1. The suit from which this appeal arises was instituted by the respondent-plaintiff in the Court of the Civil Judge (S.D.) at Ahmedabad for recovering in all a sum of Rs. 17,131-86 p. Due as per statement of accounts dated 27-10-1954 with future interest and costs of the suit, against the defendants-appellants.
2-5. Xx xx xx xx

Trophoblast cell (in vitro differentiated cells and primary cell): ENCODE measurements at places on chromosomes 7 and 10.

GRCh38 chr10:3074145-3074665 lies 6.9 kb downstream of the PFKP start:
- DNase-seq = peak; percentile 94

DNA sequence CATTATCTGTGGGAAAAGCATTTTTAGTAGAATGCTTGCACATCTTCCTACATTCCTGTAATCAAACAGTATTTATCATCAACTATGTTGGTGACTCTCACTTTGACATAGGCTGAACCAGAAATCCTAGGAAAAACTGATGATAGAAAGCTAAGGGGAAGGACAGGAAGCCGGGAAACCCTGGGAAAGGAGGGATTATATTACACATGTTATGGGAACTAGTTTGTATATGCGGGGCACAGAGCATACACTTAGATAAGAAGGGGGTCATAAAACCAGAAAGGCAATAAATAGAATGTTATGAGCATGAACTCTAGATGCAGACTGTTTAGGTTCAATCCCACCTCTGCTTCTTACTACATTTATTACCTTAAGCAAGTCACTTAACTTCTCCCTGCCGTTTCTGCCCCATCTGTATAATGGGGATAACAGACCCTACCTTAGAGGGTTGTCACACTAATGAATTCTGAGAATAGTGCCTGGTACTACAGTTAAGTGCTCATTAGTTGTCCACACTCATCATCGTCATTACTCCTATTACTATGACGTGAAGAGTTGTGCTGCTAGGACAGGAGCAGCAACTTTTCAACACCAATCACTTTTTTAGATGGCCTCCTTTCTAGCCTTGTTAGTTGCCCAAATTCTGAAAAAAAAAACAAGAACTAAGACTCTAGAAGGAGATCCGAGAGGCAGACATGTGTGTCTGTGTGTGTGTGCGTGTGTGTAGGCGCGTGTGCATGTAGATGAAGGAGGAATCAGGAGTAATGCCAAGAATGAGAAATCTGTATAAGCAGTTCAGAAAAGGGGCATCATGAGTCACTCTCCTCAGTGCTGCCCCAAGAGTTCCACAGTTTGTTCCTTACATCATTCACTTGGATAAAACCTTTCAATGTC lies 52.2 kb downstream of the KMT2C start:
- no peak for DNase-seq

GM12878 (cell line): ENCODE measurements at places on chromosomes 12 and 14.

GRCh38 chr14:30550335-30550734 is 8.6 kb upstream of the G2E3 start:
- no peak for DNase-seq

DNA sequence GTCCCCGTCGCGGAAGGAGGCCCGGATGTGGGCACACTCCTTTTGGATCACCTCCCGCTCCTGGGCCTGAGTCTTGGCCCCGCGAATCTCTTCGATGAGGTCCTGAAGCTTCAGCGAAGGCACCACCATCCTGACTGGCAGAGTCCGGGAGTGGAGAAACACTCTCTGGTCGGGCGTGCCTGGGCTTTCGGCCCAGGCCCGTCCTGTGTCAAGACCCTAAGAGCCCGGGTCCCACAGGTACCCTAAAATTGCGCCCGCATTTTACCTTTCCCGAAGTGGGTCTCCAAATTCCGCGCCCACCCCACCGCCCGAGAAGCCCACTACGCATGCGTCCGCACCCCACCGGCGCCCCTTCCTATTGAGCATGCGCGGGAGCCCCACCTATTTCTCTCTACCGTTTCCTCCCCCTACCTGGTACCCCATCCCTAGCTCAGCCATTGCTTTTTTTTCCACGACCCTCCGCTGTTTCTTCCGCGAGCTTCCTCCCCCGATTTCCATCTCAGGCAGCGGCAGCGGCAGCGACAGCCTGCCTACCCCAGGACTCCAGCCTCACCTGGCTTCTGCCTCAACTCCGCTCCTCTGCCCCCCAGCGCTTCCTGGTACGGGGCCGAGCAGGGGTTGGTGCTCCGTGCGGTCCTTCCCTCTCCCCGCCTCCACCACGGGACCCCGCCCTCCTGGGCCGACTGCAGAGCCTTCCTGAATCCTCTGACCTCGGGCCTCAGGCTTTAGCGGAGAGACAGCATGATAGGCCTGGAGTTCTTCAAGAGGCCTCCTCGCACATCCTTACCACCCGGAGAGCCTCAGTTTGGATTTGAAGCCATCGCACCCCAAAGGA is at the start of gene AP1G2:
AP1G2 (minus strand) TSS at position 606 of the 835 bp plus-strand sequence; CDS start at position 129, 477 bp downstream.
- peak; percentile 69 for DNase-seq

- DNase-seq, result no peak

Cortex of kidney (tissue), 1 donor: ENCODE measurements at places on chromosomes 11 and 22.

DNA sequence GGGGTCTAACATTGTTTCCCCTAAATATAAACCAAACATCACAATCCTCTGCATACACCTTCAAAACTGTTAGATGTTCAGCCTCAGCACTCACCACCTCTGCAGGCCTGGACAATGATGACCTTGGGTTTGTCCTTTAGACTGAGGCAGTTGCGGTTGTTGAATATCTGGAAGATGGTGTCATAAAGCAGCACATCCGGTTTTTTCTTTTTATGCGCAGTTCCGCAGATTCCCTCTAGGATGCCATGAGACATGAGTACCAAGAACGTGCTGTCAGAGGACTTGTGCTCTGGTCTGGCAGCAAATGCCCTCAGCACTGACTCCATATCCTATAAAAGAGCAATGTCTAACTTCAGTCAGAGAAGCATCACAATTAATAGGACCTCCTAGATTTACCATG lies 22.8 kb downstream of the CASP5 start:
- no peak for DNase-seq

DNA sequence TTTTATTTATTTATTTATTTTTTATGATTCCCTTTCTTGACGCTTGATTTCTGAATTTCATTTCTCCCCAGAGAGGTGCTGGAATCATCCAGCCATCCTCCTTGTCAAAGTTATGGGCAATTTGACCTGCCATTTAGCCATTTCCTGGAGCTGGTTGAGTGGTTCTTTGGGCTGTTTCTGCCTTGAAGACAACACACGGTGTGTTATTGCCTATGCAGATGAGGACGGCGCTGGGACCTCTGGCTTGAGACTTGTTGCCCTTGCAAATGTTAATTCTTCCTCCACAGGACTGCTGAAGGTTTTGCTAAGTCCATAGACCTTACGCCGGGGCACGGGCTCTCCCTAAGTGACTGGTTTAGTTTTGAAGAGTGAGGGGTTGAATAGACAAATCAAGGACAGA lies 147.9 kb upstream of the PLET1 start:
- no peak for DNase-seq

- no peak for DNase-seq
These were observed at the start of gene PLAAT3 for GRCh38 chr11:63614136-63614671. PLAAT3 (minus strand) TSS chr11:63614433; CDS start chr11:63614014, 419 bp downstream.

2. Two points have been urged by Mr. Mody, the learned advocate for the appellants, before us. The first is that the trial court has erred in holding that the amount due from defendant No. 1 the firm running in the name of Ramprasad Chhotalal was in the nature of a deposit so as to be governed for the purpose of limitation by Art. 60 of the Indian Limitation Act. According to him, it was merely a loan and not a deposit and would therefore, be governed by Art. 57 or 59 of the Indian Limitation Act. As the period of Limitation in that event commences from the date when the loan is made, this suit filed after a period of three years provided for the same, would be barred by limitation. On the other hand, it is said that the cause of action for a claim for money deposited with the firm under Article 60 of the Indian Limitation Act would commence from the date when the demand is made. On that basis the suit is within time - it having been filed within a period of three years from the demand period of three years from the demand made in the month of May, 1956. The other point raised by him is that the right and share in the ancestral Joint family properties of Chhotalal Lallybhai, with defendants Nos. 4 to 10 cannot be held to any way liable for the suit claim since the family had nothing to do with that firm, and its partners were only Ramprasad and Natwarlal. Natwarlal, according to him was taken as a partner in the firm in his individual capacity and not as manager or the eldest member in the family. In order to appreciate the contentions raised before us, as few facts may well be set out. One Atmaram Kalidas happened to have close connections with both Ramprasad and Chhotalal. He had deposited in the name of his a first wife by name Kamala a certain amount with the firm running in the name of Ramprasad Chhotalal Patel, even prior to S. Y. 1938. After her death, Atmaram's marriage took place with the present plaintiff. The amount that stood due in the name of his first wife with the firm was then transferred to the name of his second wife- the plaintiff. At any rate, that amount stood in the firm's accounts in the name of the plaintiff since 10-11-1931. A statement of accounts as per ext. 85 sent by the firm shows that Rs. 8784-12-0 were due to her. Later on it appears that some amounts were withdrawn by her and some were added to her account. It is common ground that the firm used to prepare statement of accounts at the end of every Samvat year and it was sent to her. That went on up to the death of Chhotalal which took place on 21-11-1950. Even after his death the firm continued in the same name and as the evidence discloses, Natwarlal-defendant No. 2 the eldest son of Chhotalal, joined in that partnership firm. He appears to have looked after the affairs of the firm as well. The statement of accounts in respect of the plaintiff's dues came to be sent to the plaintiff as usual every year as would appear from Exs. 87 to 106 and the last one was sent under the signature of Natwarlal as per Ex 107. The amount due thereunder was Rs. 13,773-1-0 on Kartik Sud 1 of S.Y. 2010. As already pointed out hereabove, a demand was made in the month of May 1955 and since nothing came out from it a notice under Ex. 108 dated 3-10-55 was sent to the defendants. The reply as per Ex. 111 dated 31-10-1955 thereto was given by defendants Nos. 2 and 3 both for themselves and on behalf of the firm-defendant No. 1 whereby while they admitted the amount due from them, they denied the liability of the other heirs and legal representative of Chhotalal, including in respect of their shares in the ancestral or joint family properties of Chhotalal. In the suit, defendants Nos. 1, 2 and 3 did not appear and contest the claim. However, defendants Nos. 1 and 3 and also the heirs and legal representatives of defendant No. 2 have joined as appellants along with the defendants Nos. 4 to 10 - the heirs and legal representatives of deceased Chhotalal in this appeal, against the decision passed by the trial Court.